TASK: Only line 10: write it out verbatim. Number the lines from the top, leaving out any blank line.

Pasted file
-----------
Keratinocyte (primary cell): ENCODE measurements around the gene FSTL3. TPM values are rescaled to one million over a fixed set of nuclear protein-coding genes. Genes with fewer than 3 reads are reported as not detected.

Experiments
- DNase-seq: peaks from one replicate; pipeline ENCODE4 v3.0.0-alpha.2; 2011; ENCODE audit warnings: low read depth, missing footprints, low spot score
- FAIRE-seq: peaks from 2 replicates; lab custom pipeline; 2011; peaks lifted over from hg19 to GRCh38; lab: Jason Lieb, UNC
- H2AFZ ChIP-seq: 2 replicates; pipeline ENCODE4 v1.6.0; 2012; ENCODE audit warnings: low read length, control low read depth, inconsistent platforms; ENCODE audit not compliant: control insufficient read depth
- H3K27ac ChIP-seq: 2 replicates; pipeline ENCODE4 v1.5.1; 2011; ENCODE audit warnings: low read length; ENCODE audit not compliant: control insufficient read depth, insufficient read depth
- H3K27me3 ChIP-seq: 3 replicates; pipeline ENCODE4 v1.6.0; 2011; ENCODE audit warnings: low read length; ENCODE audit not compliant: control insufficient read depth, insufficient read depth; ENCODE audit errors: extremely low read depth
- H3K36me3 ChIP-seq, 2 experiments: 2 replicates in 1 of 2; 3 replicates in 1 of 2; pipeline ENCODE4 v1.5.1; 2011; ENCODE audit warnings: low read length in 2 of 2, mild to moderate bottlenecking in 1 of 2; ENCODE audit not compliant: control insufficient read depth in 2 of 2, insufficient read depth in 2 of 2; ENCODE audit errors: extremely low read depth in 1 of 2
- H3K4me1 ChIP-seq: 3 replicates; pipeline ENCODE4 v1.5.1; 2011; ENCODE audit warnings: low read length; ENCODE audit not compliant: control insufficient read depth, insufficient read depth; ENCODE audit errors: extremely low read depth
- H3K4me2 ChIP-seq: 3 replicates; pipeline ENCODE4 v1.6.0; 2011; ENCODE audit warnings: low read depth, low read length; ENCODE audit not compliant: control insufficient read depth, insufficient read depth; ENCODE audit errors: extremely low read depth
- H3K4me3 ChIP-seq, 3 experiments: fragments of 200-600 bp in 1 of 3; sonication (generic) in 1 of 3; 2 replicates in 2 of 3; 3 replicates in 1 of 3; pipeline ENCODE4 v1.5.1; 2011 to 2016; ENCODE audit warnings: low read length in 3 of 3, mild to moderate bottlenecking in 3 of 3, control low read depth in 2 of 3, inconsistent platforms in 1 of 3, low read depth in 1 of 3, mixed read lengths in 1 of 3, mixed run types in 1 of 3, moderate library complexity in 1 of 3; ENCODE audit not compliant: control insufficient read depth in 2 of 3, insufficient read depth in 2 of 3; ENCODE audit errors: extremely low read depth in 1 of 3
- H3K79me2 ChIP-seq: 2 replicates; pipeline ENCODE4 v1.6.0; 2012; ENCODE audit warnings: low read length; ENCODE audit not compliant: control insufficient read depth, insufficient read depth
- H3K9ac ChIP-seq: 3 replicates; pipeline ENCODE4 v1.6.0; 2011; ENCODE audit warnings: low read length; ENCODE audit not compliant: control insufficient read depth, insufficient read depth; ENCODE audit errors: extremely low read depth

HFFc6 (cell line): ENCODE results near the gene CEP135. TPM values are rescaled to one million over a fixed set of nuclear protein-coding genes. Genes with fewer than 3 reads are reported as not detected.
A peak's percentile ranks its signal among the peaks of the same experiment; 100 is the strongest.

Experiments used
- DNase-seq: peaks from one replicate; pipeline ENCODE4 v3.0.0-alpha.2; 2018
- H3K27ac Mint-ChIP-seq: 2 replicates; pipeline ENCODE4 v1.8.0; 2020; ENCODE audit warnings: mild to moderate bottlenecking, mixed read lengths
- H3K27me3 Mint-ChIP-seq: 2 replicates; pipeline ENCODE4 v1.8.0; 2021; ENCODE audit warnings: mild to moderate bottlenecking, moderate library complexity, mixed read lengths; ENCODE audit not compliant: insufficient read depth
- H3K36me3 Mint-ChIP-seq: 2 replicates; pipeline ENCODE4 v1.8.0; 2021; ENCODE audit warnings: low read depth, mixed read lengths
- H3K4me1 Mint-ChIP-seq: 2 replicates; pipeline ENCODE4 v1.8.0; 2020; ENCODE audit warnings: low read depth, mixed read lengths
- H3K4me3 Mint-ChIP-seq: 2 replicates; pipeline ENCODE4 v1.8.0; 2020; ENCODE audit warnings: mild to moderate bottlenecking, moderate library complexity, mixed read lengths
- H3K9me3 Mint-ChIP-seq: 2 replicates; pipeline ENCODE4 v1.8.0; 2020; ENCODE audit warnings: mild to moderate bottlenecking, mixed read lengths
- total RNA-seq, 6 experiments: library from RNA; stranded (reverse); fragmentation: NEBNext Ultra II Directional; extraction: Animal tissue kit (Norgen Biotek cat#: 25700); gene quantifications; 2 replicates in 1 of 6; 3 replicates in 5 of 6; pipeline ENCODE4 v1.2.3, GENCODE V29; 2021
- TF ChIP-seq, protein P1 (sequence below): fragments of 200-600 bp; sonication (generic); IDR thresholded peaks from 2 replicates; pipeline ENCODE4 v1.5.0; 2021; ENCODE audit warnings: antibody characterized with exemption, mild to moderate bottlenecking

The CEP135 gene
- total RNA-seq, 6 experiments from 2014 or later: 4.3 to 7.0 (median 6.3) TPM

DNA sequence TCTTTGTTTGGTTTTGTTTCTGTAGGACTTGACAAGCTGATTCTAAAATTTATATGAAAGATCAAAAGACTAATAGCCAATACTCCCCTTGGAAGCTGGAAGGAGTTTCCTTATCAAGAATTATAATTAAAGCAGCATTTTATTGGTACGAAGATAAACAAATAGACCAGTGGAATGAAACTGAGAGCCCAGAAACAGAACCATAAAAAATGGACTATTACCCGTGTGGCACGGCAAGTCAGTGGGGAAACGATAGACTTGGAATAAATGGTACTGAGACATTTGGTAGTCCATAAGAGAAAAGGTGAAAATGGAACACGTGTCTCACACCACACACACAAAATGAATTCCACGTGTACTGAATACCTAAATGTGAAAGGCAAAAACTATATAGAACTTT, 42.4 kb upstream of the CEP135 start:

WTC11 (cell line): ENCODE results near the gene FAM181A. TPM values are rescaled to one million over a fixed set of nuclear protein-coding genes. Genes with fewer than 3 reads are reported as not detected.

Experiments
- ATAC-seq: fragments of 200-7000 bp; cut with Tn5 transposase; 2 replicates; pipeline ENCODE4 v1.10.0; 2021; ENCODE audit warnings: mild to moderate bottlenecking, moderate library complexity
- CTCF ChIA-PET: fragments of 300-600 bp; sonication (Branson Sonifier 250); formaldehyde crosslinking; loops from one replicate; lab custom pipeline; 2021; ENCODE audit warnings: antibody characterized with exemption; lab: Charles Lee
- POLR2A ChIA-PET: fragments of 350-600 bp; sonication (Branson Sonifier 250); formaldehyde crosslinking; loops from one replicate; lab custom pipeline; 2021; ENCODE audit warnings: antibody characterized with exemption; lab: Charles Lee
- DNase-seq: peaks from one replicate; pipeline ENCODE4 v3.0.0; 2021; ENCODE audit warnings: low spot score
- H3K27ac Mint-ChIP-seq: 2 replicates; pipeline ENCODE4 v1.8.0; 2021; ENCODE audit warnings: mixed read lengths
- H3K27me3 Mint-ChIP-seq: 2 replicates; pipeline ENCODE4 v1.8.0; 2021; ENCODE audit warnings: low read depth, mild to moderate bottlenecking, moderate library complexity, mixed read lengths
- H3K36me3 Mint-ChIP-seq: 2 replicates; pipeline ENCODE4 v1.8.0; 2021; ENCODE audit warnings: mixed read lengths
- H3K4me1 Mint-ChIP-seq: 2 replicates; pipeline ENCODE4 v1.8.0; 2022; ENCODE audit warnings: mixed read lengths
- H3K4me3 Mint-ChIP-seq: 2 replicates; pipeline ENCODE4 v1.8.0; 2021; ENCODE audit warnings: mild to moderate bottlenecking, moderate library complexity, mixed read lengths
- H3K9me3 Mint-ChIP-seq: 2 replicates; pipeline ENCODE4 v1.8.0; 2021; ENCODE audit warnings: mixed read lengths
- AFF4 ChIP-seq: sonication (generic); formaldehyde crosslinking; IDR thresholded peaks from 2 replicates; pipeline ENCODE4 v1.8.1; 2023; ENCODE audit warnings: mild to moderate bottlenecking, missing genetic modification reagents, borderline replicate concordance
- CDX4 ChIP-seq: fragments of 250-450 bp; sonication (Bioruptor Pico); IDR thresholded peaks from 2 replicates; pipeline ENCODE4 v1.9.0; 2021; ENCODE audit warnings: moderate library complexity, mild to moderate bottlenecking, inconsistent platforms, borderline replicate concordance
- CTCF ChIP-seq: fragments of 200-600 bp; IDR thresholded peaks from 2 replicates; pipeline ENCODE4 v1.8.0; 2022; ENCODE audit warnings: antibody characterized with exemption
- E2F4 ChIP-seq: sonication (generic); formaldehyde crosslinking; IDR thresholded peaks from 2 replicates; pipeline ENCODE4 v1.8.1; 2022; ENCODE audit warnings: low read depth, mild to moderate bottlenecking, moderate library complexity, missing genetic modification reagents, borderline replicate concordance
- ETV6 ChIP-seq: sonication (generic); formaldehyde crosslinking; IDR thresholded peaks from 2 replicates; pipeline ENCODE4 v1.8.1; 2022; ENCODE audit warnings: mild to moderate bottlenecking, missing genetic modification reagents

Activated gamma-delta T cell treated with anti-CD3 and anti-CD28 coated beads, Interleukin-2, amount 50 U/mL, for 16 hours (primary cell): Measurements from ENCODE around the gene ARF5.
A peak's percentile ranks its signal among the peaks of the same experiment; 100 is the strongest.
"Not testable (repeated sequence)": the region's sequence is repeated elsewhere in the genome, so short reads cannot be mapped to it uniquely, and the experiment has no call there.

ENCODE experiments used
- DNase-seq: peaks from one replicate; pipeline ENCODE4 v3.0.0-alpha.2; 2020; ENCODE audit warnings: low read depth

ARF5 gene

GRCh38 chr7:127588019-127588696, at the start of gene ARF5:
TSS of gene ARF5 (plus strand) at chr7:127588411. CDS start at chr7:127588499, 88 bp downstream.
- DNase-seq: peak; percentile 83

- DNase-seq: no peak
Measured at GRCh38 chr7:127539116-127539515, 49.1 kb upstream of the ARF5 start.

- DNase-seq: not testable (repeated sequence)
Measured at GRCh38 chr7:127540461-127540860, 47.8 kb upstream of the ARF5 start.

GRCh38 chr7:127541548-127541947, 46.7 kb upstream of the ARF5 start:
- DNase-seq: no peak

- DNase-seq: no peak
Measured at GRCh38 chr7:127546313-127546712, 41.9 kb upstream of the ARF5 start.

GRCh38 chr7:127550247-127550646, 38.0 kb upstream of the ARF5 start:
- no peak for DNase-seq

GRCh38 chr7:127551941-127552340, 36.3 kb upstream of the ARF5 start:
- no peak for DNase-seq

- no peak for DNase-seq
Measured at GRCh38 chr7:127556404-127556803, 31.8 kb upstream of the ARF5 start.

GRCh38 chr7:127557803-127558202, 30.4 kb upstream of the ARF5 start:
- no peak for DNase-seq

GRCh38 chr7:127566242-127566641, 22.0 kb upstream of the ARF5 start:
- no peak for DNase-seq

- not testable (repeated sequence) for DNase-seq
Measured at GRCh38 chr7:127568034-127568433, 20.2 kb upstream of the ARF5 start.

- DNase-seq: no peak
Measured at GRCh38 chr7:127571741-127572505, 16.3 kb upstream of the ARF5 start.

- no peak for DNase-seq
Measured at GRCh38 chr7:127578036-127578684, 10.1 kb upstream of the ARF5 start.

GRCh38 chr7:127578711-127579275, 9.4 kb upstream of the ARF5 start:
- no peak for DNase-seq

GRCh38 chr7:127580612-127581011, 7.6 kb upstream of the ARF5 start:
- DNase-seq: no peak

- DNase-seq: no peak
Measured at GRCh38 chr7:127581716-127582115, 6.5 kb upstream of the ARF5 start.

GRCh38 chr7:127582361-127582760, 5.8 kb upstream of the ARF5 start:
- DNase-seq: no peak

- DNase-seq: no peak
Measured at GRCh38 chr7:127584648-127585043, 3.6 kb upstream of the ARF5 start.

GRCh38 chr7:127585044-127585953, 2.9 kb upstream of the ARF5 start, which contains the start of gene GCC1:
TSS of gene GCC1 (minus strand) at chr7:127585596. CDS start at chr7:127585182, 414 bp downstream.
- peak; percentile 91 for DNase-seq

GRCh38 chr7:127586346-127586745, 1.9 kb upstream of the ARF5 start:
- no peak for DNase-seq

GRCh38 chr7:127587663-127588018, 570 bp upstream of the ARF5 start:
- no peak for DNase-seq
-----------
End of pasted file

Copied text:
- H3K4me2 ChIP-seq: 3 replicates; pipeline ENCODE4 v1.6.0; 2011; ENCODE audit warnings: low read depth, low read length; ENCODE audit not compliant: control insufficient read depth, insufficient read depth; ENCODE audit errors: extremely low read depth